The study was conducted in Hawassa city, the capital of Southern Region, Ethiopia, having an approximate population of 350,000 population. Excluding private health institutions, Hawassa has two public hospitals and twelve health centers. Among them, the two hospitals (Hawassa University Comprehensive Specialized Hospital, Adare General Hospital) and three health centers (Bushulo, Millennium and Tulla) provide ART services. Private facilities are not involved in the provision of ART service. Though empirical evidences are scarce, Hawassa is regarded as one of the epicenters of HIV infection in Ethiopia.
We underwent an institution-based cross-sectional study in June and July 2018 and enrolled 260 HIV-positive adolescents 10–19 years of age. Adolescents living with HIV on ART follow-ups in the aforementioned hospitals were eligible for the study. Conversely, those who were on their first ART visit or missed their follow-up during the entire data collection period were excluded.
Sample Size Estimation and Sampling Procedure
To assess the prevalence of undernutrition, all adolescents living with HIV in the city who fulfilled the inclusion criteria were enrolled. The adequacy of the sample size for identifying key predictors of stunting and thinness (meal skipping, type of primary caregiver, access to nutrition counseling22) was assessed at 80% power and 95% confidence level using two population proportion formula and found to be sufficient. Study subjects were recruited consecutively.
Data Collection and Measurements
The dependent variables were stunting status (stunted vs non-stunted) and thinness status (thin vs non-thin) as defined based on the standard −2 z-score cutoffs for height-for-age (HFA) and body mass index-for-age (BMI-for-age) indices, respectively. Independent variables include socio-demographic characteristics of the adolescents (age, sex and religion of the adolescents), type of primary caregiver (parents vs others), maternal educational status, household size, monthly household income, household food security, meal skipping, dietary diversity, intentional physical activity, exposure to nutritional counseling, HIV status disclosure (knowledge of the adolescents’ about their own status), substance (alcohol and Cigarette) use, social support (receiving financial or food aid) and clinical characteristics including CD4 count, HIV clinical staging, duration of ART treatment, history of opportunistic infections and receiving Isoniazid (INH) prophylaxis. The independent variables were selected based on hypothesis informed by previous literature.22–24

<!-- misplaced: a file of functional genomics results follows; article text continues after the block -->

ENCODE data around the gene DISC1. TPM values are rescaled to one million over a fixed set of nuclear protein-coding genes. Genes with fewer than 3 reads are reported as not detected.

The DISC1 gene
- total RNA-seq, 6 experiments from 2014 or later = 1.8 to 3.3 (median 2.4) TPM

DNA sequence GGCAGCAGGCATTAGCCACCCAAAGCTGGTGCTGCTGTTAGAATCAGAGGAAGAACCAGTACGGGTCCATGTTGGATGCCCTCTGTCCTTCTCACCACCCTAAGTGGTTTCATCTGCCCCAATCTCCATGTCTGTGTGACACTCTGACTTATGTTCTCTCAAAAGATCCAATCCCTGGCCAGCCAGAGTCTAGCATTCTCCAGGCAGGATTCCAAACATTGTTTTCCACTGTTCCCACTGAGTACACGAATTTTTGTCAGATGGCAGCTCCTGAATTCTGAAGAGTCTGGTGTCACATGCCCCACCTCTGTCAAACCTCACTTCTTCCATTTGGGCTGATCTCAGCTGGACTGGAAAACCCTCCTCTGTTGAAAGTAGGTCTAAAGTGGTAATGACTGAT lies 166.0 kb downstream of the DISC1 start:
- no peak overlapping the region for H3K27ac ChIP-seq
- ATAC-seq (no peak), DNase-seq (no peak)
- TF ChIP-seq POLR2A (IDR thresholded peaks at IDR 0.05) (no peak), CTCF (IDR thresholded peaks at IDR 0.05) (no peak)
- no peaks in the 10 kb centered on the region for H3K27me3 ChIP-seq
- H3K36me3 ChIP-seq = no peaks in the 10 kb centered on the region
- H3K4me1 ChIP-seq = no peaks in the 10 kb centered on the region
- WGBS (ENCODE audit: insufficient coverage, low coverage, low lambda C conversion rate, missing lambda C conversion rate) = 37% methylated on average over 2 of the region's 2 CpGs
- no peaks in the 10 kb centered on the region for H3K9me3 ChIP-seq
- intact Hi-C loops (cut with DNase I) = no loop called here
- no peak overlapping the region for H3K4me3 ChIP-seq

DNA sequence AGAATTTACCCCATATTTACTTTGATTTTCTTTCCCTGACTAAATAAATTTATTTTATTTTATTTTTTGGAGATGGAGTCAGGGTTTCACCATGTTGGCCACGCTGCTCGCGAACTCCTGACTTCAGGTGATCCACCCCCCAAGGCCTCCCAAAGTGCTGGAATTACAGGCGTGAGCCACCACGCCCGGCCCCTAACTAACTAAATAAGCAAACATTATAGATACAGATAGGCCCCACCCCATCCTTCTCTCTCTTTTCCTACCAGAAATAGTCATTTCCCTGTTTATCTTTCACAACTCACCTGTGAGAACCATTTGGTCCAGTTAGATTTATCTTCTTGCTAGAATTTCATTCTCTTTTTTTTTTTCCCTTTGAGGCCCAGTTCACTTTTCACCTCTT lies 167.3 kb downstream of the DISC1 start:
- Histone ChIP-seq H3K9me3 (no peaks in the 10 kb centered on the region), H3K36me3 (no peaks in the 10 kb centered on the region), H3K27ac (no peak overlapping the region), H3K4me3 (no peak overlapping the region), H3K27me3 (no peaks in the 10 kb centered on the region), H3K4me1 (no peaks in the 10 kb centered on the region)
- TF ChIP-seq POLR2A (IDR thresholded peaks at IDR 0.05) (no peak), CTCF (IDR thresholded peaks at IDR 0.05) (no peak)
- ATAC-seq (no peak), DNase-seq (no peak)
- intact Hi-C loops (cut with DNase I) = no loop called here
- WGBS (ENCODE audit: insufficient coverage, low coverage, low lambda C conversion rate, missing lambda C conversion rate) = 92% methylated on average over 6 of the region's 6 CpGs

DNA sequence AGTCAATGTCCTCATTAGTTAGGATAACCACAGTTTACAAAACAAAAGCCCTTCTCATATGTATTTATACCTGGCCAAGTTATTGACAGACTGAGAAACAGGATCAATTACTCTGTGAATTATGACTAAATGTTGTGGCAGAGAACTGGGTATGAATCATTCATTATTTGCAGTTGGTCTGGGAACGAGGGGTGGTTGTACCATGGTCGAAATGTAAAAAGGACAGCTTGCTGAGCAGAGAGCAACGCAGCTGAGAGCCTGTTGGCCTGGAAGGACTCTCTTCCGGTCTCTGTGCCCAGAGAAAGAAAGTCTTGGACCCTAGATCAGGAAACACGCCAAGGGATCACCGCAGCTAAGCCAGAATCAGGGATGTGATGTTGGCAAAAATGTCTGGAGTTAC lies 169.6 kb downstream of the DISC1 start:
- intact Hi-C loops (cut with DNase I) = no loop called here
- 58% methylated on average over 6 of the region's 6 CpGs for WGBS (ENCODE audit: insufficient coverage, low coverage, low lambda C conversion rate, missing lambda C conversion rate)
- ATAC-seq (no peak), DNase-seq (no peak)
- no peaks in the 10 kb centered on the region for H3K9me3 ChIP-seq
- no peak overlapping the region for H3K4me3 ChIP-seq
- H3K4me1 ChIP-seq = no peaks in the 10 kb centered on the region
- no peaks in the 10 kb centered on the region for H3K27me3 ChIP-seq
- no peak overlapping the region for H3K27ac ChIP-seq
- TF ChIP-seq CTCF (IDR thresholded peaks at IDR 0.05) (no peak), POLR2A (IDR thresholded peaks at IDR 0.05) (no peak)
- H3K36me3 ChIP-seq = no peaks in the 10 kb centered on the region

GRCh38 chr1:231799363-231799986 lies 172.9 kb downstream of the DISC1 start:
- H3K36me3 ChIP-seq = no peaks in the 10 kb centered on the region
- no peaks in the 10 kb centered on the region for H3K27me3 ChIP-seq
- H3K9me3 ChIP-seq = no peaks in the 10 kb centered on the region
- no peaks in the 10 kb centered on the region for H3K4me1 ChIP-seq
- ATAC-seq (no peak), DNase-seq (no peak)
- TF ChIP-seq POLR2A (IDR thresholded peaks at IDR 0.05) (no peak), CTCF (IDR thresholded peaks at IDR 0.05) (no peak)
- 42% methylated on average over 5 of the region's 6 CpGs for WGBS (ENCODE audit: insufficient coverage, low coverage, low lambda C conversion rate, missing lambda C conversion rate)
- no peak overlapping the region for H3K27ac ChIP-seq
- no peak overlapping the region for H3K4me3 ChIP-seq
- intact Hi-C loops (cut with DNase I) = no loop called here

Data were collected by trained personnel using interviewer-administered pretested questionnaire, directly from the primary caregivers and the adolescents while they visit the health facilities for ART follow-ups. In order to assure privacy, we used health care providers at the ART clinics as data collectors. Dietary diversity was measured by the standard tool of the Food and Agriculture Organization of the United Nations (FAO) as the number of food groups consumed over the preceding day, out of the standard list of 12 groups. Ultimately, dietary diversity score was computed and categorized as low (<4), medium (4–5) or high (>5).25 Household food insecurity was measured and classified into four ordinal categories (secure, mild, moderate and severe insecurity) using the standard Household Food Insecurity Access Scale (HFIAS).26